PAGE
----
I can imagine people may say I haven't stopped growing or I am too young to know my own mind. Many will think I feel like this because I have seen my mother go through so much.
    But haven't made a sudden decision. Because of the family history, this is something I've been thinking about carefully for at least a year, even while mum was simply being monitored and hadn't actually been diagnosed with cancer.
    People also often comment that I am mature for my age, but to be honest whether I was 15 or 50, getting breast cancer would terrify me more than anything.
    It was bad enough seeing my aunt and grandma going through it, but my mum was really ill with the chemotherapy and needed lots of support.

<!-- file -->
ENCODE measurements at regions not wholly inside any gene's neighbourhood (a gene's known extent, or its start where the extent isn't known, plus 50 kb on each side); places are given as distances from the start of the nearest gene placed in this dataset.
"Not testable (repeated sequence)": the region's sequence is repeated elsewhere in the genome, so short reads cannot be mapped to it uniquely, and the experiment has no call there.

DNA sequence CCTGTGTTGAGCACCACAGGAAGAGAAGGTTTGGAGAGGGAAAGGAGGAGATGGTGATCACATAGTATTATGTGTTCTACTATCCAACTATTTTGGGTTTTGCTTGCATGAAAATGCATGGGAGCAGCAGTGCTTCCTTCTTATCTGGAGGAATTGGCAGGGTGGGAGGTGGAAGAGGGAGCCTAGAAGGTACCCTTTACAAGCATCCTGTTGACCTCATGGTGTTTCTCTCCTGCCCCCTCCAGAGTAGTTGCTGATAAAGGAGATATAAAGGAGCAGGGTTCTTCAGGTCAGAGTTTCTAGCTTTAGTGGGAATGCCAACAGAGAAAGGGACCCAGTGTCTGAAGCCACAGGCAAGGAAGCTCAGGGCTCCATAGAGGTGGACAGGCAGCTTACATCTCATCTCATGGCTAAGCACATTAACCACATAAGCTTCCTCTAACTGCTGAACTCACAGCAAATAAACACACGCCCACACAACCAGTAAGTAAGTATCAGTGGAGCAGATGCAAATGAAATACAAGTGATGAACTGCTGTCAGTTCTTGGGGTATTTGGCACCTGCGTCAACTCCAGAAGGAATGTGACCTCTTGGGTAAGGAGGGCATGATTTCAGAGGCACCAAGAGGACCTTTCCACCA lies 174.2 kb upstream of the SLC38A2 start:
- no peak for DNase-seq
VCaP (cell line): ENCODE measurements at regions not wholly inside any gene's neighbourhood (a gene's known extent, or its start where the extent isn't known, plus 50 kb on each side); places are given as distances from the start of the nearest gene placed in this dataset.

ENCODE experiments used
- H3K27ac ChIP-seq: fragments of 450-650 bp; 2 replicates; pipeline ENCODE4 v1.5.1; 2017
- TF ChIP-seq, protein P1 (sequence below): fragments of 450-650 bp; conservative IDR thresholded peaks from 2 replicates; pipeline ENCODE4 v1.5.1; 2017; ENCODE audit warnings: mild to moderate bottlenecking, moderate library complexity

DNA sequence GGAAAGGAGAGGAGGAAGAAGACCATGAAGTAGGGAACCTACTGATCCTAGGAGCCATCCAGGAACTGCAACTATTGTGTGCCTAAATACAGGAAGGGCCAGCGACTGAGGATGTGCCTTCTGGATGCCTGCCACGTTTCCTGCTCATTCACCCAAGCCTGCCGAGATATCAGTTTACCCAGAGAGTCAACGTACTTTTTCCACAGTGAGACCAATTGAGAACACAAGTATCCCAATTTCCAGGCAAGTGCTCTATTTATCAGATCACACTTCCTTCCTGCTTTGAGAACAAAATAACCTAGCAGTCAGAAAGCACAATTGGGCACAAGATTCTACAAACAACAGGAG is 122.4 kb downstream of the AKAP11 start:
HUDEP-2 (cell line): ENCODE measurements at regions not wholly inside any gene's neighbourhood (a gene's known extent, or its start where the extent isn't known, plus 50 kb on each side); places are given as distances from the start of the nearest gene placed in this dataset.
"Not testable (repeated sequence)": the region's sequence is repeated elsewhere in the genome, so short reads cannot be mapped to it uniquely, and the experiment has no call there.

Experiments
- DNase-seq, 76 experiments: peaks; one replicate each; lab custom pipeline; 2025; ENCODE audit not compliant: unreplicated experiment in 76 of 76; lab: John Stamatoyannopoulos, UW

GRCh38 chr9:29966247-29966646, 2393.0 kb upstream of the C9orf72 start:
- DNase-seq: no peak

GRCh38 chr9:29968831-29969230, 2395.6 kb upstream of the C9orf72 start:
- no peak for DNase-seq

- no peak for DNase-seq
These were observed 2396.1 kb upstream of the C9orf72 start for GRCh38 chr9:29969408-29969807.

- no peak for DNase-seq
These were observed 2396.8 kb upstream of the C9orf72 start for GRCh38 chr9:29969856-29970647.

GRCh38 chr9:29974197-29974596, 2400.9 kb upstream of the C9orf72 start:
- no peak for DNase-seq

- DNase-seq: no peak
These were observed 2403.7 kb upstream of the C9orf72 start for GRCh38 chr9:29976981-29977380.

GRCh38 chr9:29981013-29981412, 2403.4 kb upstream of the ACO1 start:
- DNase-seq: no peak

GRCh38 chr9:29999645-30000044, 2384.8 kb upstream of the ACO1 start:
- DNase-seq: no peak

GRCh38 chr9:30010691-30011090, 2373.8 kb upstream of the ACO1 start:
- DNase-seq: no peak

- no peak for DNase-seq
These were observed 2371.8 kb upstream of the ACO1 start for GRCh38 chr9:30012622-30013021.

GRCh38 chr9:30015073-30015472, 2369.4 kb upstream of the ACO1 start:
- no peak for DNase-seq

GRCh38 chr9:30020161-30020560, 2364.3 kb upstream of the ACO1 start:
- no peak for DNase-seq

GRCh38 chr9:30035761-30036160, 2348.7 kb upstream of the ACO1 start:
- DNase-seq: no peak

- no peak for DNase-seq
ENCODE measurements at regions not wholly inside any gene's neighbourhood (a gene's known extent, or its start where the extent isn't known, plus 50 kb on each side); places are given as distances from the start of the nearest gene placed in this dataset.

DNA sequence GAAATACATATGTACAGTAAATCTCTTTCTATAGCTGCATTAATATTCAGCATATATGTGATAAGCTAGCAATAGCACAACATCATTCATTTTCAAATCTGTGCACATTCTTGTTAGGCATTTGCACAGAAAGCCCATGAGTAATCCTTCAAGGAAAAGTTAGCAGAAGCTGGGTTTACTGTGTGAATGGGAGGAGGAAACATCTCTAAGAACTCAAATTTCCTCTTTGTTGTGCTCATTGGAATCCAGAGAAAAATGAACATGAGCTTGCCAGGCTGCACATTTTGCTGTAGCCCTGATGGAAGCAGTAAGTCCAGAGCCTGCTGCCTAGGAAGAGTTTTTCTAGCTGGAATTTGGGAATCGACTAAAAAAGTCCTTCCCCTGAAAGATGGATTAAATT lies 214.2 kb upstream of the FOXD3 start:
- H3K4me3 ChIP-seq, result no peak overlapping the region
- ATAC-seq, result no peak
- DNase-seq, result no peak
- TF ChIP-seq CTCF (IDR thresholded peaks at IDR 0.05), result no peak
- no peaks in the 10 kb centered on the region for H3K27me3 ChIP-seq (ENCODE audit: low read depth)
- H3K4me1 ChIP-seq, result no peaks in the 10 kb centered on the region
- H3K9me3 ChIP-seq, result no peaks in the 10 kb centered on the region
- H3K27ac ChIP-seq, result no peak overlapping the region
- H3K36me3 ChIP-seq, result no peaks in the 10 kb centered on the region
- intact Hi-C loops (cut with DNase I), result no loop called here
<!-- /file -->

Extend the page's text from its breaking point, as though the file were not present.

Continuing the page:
She couldn't work and and even a relationship she'd struck up with a new partner broke down because he couldn't cope with it.
    The consultant who dealt with Mum told me I would have hard choices to make in the future, but I don't see it that way.

    I may be young and it may be that cancer is unlikely to strike until I am older. But my auntie was only in her thirties and cancers can take years to grow before anyone notices them.
    At the moment I have a haunting fear that as long as I've got breasts, there is the risk that I, too, could develop it.
    Not having any feeling in my breasts or being able to feed a baby myself isn't ideal if they have been reconstructed, yet it is nothing compared to the worry I feel now hangs over me.